Bob Arum said Julio Cesar Chavez could fight Brian Vera next, and eventually, Andre Ward.
Chavez Jr. training camp notes, second edition
Julio Cesar Chavez Jr. was told by his father, Julio Sr., and his grandmother that he had to win every one of his first 10 professional fights or retire from the sport.
WBC middleweight beltholder Julio Cesar Chavez Jr. is preparing to defend his crown opposite RING champion Sergio Martinez in an HBO Pay Per View-televised bout that will happen on Sept. 15 at The Thomas and Mack Center in Las Vegas.
Chavez, 26, is unbeaten at 46-0-1, with 32 stoppages and is coming off a seventh-round knockout victory over challenger Andy Lee (28-1, 20 KOs) in June.
Martinez, 37, has a record of 49-2-2 that includes 28 knockouts, and is in pursuit of his sixth straight win, and his fifth consecutive knockout during that run.
The following is the second edition of Chavez's training camp notes, taken from a press release distributed by HBO in association with fight promoters Top Rank, which handles Chavez, and Lou DiBella Entertainment, which has Martinez.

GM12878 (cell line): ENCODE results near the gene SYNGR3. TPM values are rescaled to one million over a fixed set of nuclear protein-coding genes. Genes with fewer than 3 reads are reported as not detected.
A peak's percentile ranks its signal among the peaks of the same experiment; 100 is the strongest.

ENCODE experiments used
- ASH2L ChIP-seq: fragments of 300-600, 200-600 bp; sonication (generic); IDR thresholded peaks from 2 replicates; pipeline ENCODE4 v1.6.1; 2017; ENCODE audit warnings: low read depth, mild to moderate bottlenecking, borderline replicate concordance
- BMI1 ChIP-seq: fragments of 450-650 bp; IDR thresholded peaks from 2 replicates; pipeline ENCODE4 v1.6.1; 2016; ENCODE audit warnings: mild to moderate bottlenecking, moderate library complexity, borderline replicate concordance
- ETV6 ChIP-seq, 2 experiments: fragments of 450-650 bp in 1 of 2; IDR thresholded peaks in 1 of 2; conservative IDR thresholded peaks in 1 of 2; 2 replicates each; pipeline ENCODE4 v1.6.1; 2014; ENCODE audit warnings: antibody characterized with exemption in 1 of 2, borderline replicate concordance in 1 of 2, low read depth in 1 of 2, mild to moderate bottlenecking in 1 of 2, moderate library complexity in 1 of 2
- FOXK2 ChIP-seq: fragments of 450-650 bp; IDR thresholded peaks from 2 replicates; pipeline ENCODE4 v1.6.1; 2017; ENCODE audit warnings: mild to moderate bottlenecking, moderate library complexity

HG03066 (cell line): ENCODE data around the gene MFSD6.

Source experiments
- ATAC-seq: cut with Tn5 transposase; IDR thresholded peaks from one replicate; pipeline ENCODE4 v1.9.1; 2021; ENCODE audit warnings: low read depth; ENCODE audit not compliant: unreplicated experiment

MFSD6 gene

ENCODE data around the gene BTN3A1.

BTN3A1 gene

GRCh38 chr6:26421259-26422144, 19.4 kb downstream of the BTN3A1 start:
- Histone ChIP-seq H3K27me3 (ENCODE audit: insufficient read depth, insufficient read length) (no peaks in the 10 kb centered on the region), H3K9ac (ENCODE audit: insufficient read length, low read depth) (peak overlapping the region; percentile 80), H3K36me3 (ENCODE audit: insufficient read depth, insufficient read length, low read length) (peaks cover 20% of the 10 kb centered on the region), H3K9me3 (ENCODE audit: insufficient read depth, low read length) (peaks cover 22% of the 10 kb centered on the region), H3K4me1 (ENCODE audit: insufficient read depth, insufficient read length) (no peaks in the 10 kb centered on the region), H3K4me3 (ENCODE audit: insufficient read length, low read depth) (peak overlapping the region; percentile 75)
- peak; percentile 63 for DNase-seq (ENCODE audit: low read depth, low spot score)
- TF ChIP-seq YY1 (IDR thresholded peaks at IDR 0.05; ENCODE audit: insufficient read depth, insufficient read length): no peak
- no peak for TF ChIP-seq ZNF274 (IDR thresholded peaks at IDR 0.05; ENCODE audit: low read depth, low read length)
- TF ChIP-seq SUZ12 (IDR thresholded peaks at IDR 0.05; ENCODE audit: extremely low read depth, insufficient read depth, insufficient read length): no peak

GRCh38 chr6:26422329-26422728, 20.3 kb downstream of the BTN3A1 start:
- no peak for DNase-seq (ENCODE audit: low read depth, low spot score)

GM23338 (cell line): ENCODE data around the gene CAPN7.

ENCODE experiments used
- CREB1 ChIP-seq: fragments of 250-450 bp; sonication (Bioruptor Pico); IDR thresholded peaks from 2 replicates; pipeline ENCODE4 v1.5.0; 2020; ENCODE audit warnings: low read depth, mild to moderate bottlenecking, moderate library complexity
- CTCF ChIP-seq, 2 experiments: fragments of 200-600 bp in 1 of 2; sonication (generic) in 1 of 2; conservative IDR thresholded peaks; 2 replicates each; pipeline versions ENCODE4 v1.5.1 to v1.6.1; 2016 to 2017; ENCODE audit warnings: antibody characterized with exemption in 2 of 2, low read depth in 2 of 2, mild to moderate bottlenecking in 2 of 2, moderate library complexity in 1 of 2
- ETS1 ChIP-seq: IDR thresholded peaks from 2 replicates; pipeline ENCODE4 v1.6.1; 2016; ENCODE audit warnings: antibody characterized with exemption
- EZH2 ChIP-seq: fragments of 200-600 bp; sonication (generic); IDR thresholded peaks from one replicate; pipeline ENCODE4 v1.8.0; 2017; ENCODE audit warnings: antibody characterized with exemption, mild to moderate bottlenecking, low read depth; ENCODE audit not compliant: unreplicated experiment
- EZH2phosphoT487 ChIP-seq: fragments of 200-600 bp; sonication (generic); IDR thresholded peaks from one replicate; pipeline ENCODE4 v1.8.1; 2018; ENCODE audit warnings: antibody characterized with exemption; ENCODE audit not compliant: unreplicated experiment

Wednesday, August 29: Chavez - Julio, you became a professional fighter at a relatively late age and without any amateur experience. What factors helped mold that decision? Was your father in favor of you becoming a professional fighter? And how has your father helped you since making your professional debut? Has your relationship with your father changed since becoming a professional fighter?
"I was not sure I wanted to be boxer at first, and started working out during late 2002 and early 2003. I lived in the United States in Riverside, Calif., and when I went back home to Culiacan, I went to my father's gym and told my uncles I wanted to be a boxer.
Photo by Chris Farina, Top Rank
Lem Satterfield can be reached at firstname.lastname@example.org